Every one of us is in a lifelong process of growing into the image of Christ. We learn to be kind, and somewhere down the road, God will take us into deeper levels of learning to be kind. Step #1 is to equip ourselves with the recognition of where the old, selfish nature is still at work in us and the knowledge of how to overcome it, but the walking-out process is challenging and ongoing. Character studies are a tool, but we must wield the tool we’ve been given.

Are you still interested in stepping into the journey? Please visit us at our Character Building for Families website. In addition to our books, we’ve got many free Christian and homeschooling helps there to serve you.

Deep, Low, and Simplified

Today, I’d like to share with you what I think the Lord is saying about His Church in America. God wants His people to go deep and to go low.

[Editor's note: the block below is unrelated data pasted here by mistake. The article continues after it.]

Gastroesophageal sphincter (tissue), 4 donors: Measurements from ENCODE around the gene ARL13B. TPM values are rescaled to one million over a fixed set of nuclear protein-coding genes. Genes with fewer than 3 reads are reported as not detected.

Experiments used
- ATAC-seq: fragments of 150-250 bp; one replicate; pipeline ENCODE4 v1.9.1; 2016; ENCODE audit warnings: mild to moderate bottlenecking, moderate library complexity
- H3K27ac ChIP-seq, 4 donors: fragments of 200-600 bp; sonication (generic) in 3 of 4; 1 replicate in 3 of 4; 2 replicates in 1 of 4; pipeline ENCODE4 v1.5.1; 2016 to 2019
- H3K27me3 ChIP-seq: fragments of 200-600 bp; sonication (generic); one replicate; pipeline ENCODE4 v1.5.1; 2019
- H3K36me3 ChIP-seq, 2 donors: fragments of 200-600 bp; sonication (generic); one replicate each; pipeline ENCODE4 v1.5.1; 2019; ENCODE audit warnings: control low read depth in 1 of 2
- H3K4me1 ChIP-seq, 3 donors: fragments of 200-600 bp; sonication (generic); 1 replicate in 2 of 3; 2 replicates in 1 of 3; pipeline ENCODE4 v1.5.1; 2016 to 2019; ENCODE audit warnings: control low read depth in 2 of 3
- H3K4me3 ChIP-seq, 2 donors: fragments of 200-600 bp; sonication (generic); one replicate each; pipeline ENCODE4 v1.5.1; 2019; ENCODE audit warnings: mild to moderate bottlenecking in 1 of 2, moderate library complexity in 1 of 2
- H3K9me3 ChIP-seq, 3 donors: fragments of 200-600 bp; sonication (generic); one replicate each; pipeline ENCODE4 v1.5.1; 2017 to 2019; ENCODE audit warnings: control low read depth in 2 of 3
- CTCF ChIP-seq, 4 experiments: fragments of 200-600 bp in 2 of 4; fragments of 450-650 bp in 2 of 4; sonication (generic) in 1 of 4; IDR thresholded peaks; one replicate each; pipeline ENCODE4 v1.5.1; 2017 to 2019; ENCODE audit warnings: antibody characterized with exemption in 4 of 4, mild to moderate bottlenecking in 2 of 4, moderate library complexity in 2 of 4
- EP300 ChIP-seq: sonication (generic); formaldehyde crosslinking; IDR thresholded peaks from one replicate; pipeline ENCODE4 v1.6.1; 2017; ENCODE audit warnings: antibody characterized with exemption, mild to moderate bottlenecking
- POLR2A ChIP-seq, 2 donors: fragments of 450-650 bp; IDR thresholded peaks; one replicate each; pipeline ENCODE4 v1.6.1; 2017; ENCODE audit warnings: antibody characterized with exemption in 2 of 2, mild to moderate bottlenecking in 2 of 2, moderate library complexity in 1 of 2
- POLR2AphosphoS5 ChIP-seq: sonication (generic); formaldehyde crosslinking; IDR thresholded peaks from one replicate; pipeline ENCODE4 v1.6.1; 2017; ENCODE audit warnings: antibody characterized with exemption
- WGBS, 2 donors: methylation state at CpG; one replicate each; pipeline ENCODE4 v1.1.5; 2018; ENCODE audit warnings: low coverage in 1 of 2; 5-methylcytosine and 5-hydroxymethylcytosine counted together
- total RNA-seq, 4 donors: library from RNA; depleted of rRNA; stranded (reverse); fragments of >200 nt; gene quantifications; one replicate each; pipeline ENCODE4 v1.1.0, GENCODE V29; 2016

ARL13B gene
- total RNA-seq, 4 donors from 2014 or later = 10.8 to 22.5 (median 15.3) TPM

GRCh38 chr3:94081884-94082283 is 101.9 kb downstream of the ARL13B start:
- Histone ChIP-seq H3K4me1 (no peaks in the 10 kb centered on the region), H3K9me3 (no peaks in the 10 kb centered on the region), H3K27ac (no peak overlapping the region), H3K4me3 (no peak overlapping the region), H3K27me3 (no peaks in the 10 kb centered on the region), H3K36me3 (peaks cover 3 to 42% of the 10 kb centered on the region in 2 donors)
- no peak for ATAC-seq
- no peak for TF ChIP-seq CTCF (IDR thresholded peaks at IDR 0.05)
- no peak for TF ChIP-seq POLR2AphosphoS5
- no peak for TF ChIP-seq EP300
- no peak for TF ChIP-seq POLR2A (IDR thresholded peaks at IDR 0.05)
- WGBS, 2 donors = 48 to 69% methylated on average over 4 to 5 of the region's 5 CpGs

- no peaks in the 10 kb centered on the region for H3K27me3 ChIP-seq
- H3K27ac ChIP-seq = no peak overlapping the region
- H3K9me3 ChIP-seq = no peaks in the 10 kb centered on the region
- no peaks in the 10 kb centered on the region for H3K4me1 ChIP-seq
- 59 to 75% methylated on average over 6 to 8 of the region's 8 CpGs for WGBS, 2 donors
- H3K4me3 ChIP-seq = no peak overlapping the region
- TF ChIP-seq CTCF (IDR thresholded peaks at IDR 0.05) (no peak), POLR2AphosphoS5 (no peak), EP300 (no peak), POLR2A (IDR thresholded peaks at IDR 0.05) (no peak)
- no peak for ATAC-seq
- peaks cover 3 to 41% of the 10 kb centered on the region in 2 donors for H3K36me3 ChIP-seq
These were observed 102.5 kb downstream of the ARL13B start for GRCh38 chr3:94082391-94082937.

Gong deep:
By deep, I mean being rooted, anchored, fastened on Jesus. That only comes through investing time in fellowship with Him through prayer and reading His Word. Trees with shallow roots don’t survive adverse weather. Wind storms uproot them. During times of drought, if their roots don’t grow downward deeply enough to reach lower ground water levels, they dry up. But the Lord’s promise is, “If you will put your roots down deep in Me, I will water you.” If God’s people are to live a faithful testimony for Him in the days ahead, we are going to have to go deep in Him.

Going low: